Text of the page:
The significance of MIS reports

Every firm needs frequent performance indicator data so they may make decisions and adjustments accordingly. Companies can require an overall picture of their success more regularly than just year-end financial performance. For example, a stakeholder may require up-to-date reports while deciding whether to make additional investments or expand their firm.

Management can use daily, weekly, monthly, or annual reports to monitor and forecast business performance when a good MIS is in place. Data inaccuracy, duplication, and redundancy are eliminated by an organised MIS.


Benefits of MIS Reports

Most firms depend on MIS reporting. A corporation can gain from a MIS in the following ways:


Handling of data

Before using the data for MIS reporting, employees examine and sort it. When a need occurs, having correct and organised data makes quick retrieval possible. Additionally, it aids in establishing a standard data entry procedure across the organisation, allowing the business to impose quality requirements.


Visual illustration


Large amounts of data can be time-consuming and, in some situations, deceptive when attempting to extract the pertinent information needed for decision-making. The same data can be displayed in MIS reports as it can in graphs, bars, pivot tables, and pie charts. Analyses are simpler to perform with visual aids.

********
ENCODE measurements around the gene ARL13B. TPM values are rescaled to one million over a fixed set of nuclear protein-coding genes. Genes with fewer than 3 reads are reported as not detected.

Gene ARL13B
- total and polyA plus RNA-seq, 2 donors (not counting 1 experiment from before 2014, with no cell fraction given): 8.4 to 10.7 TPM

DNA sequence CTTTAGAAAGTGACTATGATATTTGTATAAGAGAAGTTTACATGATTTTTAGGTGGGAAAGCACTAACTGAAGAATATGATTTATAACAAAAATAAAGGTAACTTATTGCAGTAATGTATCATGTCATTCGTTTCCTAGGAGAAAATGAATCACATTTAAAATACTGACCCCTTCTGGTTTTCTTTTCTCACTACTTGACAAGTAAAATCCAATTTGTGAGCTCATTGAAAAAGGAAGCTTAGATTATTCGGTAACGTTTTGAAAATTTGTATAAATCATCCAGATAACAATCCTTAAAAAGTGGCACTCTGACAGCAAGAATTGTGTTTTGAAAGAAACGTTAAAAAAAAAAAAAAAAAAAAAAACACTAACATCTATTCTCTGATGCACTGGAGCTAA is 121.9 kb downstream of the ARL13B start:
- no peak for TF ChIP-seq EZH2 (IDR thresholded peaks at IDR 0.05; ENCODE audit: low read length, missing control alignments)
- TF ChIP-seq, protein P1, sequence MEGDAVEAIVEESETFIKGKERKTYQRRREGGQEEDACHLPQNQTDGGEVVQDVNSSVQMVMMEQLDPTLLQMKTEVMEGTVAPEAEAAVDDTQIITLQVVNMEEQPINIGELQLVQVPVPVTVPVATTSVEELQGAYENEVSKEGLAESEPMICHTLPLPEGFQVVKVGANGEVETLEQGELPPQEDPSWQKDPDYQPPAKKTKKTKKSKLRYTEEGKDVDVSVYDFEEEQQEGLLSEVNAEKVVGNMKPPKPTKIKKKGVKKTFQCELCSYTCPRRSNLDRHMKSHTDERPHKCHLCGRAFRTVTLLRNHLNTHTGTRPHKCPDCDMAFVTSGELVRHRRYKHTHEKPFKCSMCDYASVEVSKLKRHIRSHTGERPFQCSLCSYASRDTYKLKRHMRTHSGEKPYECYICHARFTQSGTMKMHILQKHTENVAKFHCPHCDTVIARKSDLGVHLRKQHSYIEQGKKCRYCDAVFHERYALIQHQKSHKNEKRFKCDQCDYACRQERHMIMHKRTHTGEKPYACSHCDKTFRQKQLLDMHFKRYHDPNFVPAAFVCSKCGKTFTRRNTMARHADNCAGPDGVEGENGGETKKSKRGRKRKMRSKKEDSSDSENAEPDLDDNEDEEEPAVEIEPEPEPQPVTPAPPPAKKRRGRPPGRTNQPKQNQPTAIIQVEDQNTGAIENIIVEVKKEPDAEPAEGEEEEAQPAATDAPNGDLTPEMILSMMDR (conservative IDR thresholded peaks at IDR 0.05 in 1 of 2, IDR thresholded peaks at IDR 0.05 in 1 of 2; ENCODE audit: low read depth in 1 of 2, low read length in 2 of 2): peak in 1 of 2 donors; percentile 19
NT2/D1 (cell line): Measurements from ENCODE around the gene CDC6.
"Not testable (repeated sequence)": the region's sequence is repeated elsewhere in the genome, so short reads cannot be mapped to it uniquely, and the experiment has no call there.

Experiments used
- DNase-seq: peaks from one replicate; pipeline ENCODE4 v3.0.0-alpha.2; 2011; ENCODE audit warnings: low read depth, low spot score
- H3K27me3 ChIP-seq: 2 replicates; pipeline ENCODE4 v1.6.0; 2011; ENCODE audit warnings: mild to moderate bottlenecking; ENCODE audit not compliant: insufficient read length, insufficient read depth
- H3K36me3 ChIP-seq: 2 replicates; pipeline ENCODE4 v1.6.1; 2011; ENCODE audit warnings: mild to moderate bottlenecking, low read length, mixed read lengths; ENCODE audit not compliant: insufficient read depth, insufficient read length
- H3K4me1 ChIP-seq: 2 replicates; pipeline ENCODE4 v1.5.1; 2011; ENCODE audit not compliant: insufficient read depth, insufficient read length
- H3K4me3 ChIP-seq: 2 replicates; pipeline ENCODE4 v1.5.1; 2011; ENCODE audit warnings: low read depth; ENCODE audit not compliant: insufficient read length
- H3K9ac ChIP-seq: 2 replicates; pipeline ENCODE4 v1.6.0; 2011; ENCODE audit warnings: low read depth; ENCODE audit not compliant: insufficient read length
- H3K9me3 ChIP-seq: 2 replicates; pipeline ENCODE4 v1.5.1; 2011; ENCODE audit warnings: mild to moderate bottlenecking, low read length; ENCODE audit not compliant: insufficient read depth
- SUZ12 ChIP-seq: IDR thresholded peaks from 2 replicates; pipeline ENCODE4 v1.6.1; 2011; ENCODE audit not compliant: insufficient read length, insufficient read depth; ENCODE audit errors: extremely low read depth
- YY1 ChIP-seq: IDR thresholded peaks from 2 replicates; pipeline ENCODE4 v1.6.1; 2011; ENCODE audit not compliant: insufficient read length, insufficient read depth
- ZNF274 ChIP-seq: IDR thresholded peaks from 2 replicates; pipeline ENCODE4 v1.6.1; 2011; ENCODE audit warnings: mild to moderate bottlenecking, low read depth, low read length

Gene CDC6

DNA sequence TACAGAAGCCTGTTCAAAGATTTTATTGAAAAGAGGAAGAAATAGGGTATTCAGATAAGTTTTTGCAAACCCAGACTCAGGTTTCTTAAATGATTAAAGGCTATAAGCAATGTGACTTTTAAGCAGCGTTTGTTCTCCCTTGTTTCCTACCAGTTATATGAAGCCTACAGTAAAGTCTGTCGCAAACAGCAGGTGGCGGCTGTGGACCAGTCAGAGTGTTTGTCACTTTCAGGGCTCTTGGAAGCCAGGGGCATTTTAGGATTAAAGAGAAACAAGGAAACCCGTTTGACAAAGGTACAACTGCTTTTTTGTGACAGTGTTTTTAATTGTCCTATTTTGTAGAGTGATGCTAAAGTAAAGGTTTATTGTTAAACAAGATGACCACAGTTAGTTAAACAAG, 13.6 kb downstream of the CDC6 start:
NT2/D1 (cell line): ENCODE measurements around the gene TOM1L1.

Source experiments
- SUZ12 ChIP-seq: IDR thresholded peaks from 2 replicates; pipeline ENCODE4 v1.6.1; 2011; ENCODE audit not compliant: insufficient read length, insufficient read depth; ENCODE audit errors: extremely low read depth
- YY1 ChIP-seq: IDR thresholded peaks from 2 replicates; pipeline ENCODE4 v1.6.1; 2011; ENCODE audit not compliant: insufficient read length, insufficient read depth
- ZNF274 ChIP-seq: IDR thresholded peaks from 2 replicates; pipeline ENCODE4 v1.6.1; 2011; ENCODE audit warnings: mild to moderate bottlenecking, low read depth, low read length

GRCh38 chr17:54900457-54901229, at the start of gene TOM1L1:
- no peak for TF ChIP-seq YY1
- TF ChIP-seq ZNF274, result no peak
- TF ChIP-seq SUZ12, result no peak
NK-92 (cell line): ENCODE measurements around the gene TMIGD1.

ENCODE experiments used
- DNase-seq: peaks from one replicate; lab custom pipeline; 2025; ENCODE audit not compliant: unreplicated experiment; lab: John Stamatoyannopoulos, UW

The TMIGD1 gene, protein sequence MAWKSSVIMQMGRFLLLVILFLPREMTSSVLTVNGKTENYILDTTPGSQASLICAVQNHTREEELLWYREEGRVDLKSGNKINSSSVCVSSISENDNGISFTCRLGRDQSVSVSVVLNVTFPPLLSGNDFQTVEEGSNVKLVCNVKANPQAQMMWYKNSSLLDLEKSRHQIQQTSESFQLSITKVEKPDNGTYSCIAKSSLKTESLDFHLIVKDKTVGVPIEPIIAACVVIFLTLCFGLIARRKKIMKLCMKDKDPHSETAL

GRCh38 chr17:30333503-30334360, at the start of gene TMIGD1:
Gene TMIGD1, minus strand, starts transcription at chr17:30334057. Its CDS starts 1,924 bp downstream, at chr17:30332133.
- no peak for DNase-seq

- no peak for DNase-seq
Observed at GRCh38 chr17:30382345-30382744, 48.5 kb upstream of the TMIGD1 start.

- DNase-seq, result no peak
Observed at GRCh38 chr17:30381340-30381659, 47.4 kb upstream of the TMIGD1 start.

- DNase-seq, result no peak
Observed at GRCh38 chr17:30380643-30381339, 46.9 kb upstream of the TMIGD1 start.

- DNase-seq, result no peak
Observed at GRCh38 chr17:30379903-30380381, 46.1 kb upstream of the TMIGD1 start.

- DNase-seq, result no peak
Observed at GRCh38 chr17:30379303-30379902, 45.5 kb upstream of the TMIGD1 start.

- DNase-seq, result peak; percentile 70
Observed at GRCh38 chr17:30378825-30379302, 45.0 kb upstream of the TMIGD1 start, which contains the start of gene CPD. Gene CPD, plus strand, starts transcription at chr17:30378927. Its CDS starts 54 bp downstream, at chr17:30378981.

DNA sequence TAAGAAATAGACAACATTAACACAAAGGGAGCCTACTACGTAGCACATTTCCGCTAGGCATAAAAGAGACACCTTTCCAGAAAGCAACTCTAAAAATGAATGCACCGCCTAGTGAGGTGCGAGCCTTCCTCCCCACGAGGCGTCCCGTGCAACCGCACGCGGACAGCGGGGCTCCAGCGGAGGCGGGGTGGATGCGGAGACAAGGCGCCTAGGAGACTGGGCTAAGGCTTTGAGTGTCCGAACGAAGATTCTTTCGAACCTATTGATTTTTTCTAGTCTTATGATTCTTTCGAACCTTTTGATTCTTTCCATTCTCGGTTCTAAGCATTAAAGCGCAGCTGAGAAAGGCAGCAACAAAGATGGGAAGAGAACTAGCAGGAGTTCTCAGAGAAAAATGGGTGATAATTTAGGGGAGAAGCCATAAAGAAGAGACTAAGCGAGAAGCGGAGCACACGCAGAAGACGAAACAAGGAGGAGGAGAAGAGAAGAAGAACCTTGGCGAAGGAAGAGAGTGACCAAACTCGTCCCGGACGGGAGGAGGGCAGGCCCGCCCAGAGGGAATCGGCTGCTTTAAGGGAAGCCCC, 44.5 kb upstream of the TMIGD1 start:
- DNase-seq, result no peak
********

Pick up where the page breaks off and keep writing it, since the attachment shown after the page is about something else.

Related: Different Chart and Graph Types


A comparative evaluation

Historical data can be kept in MIS for a very long time. In terms of income, profit, productivity, performance, investment, and spending, management can analyse records from many years ago. They can then evaluate the company’s flaws and strengths and develop both short- and long-term plans for its expansion.


Trend evaluation

Without a thorough examination, trends in a given business sector might not be apparent. MIS reporting can analyse positive or negative trends in relation to sales, production, customer service, finance, human resource, and other departments using a variety of stored criteria. In order to make the required decisions to increase productivity and income, management can then examine these trends.


Sharing of information

MIS gathers data from numerous sources and serves the diverse reporting needs for various management levels. We may create tailored reports for local and macro levels using the same data. The head of finance may use the same data to produce revenue estimates, whereas a sales manager may require monthly sales reports to track sales targets.


A long-term strategy

MIS reports offer a summary of the company’s operations based on recent data. For greater accuracy, management can also mix historical, current, and hypothetical reports. The management then develops long-term future strategies using the reports as a foundation.


The locating of issues

Development teams take into account a variety of characteristics and business-related aspects when creating MIS report templates. Then, using particular MIS data, executives start to identify trouble spots in various divisions. Top management can draw conclusions after using a visual depiction of the information.